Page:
Review Blog

Jul 19 2019

When the ground is hard by Malla Nunn

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Allen and Unwin, 2019. ISBN: 9781760524814.
(Age: 13+) Highly recommended. Themes: Racism, Colonialism, Swaziland, South Africa, Friendship, Jane Eyre, Bullying, Crime. Adele, living in a coloured community in colonial Swaziland is lucky. Her white father supports his family, visiting now and again, leaving money but more importantly paying her school fees at a Christian boarding school eighty eight miles away. With her paler skin and some money in her pocket she fits in with the pretties, the top group within the school, those for whom others run errands, the girls who are excused some misbehaviour because they are fee paying in a school where many are slow with theirs. Arriving after a long hot bus trip, Adele realises that a new girl, Sandi has taken her spot and she is relegated to sharing a room with a poor Swazi girl, an outcast, Lottie, who doesn't seem to care about the rules they are forced to obey.
After a confrontation with the pretties, Adele can see Lottie's future, a poor mixed race girl, clever and pretty but prey to the white men, just like Adele's mother, a woman whose youth and abilities are left in a village on the outskirts of a town, hungry for the scant recognition given by the man who keeps her there.
School is a hive of jealousies and racism, but wanting to fit back in with the pretties, Adele grudgingly comes to see Lottie in a different light, beginning to recognise an independence of spirit that she wants for herself.
Things happen which open Adele's eyes to the small mindedness of the group she longs to be with: they steal Lotte's only spare pair of undies, they lie about the fire and spread rumours about her and Lottie, they laugh and sneer as they pass by.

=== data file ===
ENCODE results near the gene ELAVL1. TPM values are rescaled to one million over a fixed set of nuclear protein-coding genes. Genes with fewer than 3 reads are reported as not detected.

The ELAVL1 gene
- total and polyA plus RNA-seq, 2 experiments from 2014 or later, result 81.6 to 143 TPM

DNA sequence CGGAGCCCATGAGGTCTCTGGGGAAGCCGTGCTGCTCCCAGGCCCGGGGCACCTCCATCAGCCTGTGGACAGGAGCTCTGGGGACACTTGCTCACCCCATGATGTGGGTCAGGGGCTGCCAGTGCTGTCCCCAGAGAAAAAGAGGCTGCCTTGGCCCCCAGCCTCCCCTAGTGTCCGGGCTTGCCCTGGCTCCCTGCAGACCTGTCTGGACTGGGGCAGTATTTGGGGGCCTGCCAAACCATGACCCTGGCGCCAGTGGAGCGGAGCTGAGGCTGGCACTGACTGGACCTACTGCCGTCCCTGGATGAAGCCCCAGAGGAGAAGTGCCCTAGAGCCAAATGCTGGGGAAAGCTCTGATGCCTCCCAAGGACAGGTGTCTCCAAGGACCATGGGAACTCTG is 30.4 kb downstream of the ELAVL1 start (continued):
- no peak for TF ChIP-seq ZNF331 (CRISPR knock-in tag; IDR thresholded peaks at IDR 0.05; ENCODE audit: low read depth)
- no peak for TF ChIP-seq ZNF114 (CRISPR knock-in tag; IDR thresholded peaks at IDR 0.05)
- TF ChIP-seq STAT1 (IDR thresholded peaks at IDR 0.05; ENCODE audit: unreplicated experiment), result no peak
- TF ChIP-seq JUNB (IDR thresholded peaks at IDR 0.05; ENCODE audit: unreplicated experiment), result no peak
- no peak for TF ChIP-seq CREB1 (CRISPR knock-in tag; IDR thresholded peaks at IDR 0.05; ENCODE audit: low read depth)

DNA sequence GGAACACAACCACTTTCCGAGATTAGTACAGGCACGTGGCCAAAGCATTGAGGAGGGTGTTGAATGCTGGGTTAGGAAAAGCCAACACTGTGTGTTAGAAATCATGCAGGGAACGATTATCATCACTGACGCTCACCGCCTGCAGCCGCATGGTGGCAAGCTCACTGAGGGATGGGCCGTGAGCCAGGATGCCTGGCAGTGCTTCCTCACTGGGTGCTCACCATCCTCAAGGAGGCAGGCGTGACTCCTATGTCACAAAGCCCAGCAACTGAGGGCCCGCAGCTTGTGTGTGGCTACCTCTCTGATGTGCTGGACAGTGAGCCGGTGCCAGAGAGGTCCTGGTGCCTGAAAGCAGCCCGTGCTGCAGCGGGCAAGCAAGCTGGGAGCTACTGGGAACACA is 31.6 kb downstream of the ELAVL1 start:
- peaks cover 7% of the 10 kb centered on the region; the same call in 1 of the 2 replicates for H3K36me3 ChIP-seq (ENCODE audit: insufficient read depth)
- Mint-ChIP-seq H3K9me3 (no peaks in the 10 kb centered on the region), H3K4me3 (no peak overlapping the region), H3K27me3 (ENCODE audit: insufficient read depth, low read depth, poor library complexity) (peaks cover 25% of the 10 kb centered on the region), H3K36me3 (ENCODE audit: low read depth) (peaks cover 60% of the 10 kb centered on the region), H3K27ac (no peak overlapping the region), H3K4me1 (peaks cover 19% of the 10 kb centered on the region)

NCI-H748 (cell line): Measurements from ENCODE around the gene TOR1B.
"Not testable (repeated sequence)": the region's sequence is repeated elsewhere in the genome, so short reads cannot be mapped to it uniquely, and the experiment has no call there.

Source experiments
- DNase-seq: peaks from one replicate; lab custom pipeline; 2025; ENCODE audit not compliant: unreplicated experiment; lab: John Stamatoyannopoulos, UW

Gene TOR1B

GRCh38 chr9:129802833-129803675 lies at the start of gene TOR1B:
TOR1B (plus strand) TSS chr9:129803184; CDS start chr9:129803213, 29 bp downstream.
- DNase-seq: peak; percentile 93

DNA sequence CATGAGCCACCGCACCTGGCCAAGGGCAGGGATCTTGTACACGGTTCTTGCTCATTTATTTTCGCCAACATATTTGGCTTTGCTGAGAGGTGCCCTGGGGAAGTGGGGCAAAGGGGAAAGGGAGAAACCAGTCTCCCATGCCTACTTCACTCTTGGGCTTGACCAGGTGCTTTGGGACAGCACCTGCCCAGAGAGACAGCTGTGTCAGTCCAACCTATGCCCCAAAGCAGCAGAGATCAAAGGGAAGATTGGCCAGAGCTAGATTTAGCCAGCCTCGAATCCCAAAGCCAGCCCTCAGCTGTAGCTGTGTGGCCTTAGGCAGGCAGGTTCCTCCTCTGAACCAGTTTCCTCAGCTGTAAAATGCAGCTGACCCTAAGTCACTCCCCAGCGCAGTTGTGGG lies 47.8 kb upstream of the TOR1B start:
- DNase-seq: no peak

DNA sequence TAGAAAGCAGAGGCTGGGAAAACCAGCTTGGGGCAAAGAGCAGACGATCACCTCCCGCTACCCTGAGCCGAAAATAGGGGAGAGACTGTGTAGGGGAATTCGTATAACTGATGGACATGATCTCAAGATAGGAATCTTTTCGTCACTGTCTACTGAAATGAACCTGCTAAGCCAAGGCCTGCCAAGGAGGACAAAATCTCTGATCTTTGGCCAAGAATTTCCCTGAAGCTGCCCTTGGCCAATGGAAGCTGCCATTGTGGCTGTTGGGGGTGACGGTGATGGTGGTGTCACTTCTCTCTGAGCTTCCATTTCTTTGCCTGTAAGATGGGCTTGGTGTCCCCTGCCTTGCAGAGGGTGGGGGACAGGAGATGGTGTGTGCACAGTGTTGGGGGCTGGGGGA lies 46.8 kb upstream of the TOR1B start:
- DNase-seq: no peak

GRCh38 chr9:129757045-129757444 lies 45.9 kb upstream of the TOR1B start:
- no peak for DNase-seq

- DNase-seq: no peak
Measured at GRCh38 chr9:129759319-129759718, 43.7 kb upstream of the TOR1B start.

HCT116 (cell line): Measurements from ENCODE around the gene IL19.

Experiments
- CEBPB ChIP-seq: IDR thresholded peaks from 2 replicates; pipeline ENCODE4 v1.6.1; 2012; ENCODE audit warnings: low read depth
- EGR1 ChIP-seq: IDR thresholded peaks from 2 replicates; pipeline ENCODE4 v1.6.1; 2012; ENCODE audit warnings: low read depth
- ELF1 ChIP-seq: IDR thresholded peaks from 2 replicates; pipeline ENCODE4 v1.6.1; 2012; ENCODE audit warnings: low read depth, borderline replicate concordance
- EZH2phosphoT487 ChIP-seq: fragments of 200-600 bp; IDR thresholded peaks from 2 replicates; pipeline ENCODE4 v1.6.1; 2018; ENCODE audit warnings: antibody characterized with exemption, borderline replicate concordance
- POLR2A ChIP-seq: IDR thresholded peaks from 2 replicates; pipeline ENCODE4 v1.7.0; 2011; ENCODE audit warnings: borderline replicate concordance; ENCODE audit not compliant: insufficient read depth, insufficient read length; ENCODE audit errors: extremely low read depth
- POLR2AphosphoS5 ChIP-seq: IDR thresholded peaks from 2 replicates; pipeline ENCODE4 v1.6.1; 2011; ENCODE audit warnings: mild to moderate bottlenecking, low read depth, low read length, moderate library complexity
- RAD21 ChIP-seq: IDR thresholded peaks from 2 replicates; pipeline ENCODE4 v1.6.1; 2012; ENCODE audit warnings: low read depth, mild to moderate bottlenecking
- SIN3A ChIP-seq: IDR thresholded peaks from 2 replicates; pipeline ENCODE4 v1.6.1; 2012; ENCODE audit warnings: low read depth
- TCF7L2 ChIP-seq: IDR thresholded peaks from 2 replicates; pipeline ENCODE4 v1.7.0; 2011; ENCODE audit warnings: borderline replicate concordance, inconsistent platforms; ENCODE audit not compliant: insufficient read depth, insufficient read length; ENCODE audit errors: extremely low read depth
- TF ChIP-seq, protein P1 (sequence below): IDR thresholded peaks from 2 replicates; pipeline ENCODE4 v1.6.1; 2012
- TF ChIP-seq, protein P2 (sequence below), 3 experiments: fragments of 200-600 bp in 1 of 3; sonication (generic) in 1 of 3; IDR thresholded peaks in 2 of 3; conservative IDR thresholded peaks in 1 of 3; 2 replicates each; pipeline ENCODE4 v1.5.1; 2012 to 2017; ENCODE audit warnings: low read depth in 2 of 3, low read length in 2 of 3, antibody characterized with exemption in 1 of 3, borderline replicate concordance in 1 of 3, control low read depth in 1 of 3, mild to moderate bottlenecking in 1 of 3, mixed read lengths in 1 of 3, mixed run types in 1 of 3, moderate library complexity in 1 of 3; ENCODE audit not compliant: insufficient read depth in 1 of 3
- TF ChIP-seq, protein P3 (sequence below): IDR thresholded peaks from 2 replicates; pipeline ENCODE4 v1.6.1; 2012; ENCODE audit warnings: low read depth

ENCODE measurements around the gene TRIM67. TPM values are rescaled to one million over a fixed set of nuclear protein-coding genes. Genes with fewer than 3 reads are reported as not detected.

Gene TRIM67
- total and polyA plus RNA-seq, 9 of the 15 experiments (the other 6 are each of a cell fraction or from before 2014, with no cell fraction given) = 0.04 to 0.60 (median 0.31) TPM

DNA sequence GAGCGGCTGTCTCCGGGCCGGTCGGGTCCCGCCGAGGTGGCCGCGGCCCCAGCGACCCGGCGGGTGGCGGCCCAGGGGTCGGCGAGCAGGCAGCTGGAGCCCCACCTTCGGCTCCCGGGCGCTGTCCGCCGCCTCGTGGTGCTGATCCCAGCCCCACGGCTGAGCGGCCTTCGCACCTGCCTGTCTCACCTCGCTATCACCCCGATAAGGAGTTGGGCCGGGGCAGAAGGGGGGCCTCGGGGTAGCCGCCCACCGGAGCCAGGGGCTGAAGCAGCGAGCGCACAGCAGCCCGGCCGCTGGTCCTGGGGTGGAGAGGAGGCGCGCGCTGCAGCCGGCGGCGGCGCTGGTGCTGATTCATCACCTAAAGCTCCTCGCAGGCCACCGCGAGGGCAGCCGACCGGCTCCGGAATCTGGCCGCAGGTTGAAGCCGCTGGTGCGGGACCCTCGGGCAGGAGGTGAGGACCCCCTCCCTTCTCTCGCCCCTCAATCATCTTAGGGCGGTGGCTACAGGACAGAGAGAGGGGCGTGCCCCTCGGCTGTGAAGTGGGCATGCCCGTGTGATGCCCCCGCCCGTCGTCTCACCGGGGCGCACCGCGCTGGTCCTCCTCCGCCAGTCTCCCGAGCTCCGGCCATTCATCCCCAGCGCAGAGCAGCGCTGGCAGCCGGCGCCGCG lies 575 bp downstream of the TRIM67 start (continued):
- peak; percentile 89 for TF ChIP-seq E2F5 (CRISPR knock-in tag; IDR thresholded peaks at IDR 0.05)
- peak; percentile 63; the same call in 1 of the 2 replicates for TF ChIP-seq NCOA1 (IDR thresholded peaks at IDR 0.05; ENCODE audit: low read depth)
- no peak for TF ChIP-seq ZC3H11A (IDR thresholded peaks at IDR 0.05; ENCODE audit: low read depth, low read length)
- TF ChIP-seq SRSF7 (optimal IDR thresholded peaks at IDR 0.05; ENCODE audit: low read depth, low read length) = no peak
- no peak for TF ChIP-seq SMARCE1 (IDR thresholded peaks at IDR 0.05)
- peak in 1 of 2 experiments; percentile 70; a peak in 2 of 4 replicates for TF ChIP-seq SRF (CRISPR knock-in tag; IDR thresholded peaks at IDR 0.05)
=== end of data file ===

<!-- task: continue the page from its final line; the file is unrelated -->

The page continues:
Lottie and Adele bond further over a shared reading of Jane Eyre, the story of a young girl sent to an appalling boarding school paralleling their own situation, and giving them some hope that they too will be like Jane, exploring ways of being independent.
This is a marvellous insight into colonial racism, the small mindedness of communities where class is all, the use made of the local women, leading to their inevitable abandonment.
It is rare to read a book set in southern Africa, and this is outstanding, revealing the techniques used by the British to keep control of this small country, eventually relinquishing power in 1968. The school is a microcosm of the divided society, the senior girls using their pets to run messages, using food as a trading tool, the staff supporting the ones with money and power, using petty means to keep control.
When Adele and Lottie realise that one of the boys is missing, they investigate, but not in the way the school directs, they go off on their own. It is on this journey that Adele finds out more about her background, and is caught up by the ugly racism of the school's Afrikaner neighbour, Bosman.
Nunn has skilfully blended a good tale based upon her own family's story with enough of Southern Africa's history to give a solid background to the story. Terms used are those prevalent in southern Africa in the 1950's when Apartheid was installed, the colour of your skin deciding your position in society.
Readers will be well used to words such as Swazi and Zulu, or native and coloured to describe the students as well as Afrikaner when Bosman comes on the scene, bringing his odious views with him.
In the last few pages we learn of the African proverb, 'When the ground is hard, the women dance' bringing many of the themes together, making it a richly layered novel for middle secondary students.This book lends it self to discussions about racism and Apartheid, the role of women in society, the drift from rural to urban societies, finding yourself and of course, Jane Eyre. Scroll down for teacher's notes from the publisher.
Fran Knight

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